The danger Corbyn raises for British Jews

  • Paula
Britain may soon elect a racist and an anti-Semite as its prime minister. According to opinion polls, Jeremy Corbyn, the head of the Labour Party – long considered a natural home for British Jews – stands a good chance of being the next British head of state.
by PAULA SLIER | Aug 23, 2018

Like elsewhere in Europe, the left-wing fringe groups he’s been associated with for years are now moving into mainstream British political discourse. They bring with them centuries-old conspiracy theories that include the usual Jew-bashing stereotypes.

If this isn’t worrying enough, every few days, new accusations of anti-Semitism surface against Corbyn. These have not affected his chances of winning. If anything, they might even help him.

Corbyn is the darling of the Boycott, Divestment and Sanctions movement (BDS). Last Friday, it was revealed that he’d endorsed the movement three years ago while participating in a panel hosted by Sinn Féin, the nationalist, left-wing Irish political party in Belfast. Two days earlier, a photo was released showing him laying a wreath near the graves of Black September terrorists who murdered 11 Jewish athletes and a German police officer at the Munich Olympics in 1972.

It followed the resurfacing of a 2011 interview that Corbyn gave to Iranian TV. In it, he said that the BBC has “a bias towards saying that Israel is a democracy in the Middle East, Israel has a right to exist, Israel has its security concerns”. In other words, he was saying Israel’s right to exist is not cast in stone.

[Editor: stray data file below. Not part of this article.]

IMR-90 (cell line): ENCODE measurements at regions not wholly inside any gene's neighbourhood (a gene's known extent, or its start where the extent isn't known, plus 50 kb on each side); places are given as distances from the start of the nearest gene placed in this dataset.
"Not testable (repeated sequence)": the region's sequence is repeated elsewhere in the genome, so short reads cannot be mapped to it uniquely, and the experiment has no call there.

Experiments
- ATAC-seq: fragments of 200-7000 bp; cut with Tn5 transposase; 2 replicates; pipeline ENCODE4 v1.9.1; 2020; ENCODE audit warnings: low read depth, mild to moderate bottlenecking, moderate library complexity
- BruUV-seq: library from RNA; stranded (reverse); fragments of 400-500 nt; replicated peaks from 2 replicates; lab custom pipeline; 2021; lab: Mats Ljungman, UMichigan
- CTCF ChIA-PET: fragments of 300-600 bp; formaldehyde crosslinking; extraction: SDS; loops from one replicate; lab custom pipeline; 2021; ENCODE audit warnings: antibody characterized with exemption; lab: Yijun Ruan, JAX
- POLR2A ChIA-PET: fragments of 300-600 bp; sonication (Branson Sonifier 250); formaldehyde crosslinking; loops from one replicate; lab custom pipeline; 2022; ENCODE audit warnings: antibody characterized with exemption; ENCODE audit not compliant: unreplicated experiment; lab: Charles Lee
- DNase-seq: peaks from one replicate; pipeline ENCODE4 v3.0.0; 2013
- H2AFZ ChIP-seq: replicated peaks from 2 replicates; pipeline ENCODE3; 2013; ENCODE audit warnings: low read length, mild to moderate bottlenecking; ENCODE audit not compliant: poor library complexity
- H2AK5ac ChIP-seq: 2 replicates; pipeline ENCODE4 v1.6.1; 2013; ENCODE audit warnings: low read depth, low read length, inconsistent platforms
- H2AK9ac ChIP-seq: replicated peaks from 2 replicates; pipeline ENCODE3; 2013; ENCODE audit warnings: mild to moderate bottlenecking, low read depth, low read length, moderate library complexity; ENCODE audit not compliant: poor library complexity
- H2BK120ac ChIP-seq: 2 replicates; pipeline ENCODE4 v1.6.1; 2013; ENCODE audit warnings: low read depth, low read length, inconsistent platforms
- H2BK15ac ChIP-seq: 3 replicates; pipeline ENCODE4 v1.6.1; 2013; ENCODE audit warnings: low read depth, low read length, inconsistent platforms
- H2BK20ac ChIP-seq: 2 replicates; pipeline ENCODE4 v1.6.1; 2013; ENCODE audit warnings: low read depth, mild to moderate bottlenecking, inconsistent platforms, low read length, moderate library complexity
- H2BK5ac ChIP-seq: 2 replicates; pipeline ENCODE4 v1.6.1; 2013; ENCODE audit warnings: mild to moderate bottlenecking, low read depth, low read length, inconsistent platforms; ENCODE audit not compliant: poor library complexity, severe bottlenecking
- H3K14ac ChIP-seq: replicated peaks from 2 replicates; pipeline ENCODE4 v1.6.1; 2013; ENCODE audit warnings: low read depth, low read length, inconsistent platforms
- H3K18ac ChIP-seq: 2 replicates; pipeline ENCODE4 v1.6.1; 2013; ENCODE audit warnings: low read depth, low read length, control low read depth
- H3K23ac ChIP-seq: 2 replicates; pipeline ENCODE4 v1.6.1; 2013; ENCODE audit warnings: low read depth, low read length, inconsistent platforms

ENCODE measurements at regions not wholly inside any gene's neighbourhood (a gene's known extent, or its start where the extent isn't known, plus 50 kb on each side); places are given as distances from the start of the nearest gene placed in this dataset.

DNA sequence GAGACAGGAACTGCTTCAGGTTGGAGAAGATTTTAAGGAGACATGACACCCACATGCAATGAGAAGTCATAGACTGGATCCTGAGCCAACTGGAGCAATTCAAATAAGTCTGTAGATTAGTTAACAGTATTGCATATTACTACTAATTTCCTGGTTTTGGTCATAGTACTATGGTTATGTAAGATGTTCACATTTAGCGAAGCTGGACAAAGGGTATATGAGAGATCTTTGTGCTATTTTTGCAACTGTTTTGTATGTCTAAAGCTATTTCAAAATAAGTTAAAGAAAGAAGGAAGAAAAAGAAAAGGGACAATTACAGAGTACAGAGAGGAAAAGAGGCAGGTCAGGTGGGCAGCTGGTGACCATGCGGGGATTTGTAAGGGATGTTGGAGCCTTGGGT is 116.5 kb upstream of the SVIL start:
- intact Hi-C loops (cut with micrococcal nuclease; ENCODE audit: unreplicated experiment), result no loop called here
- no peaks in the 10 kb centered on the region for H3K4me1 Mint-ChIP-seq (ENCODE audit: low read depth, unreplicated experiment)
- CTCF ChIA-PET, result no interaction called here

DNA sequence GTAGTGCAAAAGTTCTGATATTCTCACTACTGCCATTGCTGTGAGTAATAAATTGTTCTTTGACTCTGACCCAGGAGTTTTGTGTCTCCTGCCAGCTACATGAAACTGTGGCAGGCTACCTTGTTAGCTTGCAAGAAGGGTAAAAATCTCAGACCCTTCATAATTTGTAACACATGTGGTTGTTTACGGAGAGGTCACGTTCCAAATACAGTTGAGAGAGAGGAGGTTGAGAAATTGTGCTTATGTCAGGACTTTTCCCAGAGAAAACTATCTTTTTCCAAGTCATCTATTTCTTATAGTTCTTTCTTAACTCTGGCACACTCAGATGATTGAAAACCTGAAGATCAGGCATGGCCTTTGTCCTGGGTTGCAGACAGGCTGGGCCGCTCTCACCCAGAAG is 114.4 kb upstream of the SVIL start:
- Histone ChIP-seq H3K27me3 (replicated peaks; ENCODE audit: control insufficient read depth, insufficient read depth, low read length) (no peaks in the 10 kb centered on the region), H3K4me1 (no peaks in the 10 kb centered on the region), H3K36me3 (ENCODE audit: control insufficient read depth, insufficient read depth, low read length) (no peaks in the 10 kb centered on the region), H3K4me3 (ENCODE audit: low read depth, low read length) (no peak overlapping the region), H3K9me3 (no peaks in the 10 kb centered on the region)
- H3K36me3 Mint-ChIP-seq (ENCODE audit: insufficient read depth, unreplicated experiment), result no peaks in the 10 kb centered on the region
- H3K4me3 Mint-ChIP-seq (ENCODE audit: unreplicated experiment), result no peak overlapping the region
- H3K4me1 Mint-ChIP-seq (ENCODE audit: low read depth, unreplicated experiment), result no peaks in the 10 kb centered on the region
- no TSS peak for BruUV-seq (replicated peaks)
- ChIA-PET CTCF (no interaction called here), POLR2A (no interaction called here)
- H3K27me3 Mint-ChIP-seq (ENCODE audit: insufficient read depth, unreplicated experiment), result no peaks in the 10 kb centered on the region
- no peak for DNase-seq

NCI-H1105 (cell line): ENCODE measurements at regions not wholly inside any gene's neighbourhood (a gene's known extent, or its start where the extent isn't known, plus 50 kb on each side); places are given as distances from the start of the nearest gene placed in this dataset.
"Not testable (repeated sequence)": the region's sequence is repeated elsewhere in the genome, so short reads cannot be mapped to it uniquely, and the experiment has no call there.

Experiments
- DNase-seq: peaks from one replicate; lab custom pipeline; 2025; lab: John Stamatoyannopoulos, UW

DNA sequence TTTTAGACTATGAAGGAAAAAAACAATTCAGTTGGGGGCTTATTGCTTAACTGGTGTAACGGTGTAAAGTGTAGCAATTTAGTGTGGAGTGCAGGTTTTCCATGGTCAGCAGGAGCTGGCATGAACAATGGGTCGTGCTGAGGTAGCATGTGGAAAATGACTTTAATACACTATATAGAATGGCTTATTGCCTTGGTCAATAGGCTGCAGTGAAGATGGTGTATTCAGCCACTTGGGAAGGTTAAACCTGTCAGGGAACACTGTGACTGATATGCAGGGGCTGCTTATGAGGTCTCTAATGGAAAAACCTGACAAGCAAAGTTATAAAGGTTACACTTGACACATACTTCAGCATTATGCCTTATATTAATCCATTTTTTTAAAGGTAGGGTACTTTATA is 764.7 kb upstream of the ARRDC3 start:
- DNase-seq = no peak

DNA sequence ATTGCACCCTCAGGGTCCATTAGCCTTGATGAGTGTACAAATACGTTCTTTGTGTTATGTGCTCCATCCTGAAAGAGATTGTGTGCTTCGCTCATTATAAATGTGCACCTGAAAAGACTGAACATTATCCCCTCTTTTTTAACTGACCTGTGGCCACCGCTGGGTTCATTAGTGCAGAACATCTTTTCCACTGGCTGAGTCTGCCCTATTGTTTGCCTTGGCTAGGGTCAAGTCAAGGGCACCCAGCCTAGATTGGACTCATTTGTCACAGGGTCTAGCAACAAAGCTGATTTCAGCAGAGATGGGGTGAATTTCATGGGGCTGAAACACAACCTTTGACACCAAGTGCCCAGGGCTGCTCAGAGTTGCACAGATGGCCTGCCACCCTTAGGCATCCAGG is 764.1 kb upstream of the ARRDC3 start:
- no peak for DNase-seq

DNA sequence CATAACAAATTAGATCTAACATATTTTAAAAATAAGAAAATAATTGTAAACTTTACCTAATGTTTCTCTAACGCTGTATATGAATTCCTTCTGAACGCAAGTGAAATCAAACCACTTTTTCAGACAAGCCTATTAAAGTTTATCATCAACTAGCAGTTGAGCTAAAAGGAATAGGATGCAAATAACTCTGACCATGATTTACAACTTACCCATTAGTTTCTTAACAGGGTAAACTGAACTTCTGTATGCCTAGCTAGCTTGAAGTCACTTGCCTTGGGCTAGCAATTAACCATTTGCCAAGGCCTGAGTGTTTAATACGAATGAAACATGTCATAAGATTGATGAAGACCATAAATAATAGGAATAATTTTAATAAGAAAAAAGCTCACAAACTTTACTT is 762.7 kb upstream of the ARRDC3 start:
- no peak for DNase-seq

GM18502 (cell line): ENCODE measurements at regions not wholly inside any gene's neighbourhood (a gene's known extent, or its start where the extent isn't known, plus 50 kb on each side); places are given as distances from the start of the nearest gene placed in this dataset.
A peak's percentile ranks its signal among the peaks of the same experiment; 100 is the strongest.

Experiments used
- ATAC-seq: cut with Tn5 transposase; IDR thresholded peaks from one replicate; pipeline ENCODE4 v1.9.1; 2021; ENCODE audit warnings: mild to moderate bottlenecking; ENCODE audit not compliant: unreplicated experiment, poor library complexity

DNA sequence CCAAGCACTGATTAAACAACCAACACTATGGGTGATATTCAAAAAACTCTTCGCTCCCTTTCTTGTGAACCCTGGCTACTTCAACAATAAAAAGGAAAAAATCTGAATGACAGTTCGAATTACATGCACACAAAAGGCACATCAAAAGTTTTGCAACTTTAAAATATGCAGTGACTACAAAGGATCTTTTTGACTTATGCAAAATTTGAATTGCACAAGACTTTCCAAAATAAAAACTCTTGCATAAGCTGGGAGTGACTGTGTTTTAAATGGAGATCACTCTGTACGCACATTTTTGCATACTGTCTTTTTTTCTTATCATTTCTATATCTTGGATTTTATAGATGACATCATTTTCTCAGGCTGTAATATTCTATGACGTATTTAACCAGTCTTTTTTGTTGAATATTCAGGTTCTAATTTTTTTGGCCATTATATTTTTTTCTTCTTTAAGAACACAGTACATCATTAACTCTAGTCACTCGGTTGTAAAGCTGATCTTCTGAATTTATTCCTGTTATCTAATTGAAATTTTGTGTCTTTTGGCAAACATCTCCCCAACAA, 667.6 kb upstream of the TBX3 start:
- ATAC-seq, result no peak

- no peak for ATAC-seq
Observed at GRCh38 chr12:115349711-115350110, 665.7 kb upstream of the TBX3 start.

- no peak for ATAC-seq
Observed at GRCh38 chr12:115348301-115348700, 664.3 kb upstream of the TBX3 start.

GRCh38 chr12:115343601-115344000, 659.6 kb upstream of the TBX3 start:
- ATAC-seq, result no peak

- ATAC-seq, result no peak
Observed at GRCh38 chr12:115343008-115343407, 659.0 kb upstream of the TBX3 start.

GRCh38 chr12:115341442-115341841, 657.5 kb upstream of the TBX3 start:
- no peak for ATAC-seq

In 2009, he called representatives of Hamas and Hezbollah “friends”. One year later, he participated in an event on Holocaust Memorial Day in which a Palestinian activist, Haidar Eid, claimed that Israelis had been “Nazified”. And the list continues.

The Labour Party has been struggling for more than two years to deal with charges of anti-Semitism within its ranks. The seeds lie in Corbyn’s election as leader of the party in 2015.

One in four British voters believe he’s an anti-Semite, with close to half convinced the Labour Party has a serious problem with anti-Semitism. Nearly one in three believes he personally condones the prejudice.

And now that Labour is faring far better than expected as the Conservative party rips itself apart over Brexit, the prospect of Corbyn becoming Prime Minister is something British Jews are seriously having to consider.

About 300 000 Jews live in the United Kingdom (UK). In an unparalleled move, at the end of last month, the country’s three rival Jewish newspapers ran identical front-page editorials. They warned of the “existential” threat to the community a Corbyn-led government would pose.

Anti-Semitism has increased, as has emigration. For the first six months of this year, the UK recorded its second-highest number of anti-Semitic incidents since 1984 – only the total for the first six months of last year was higher.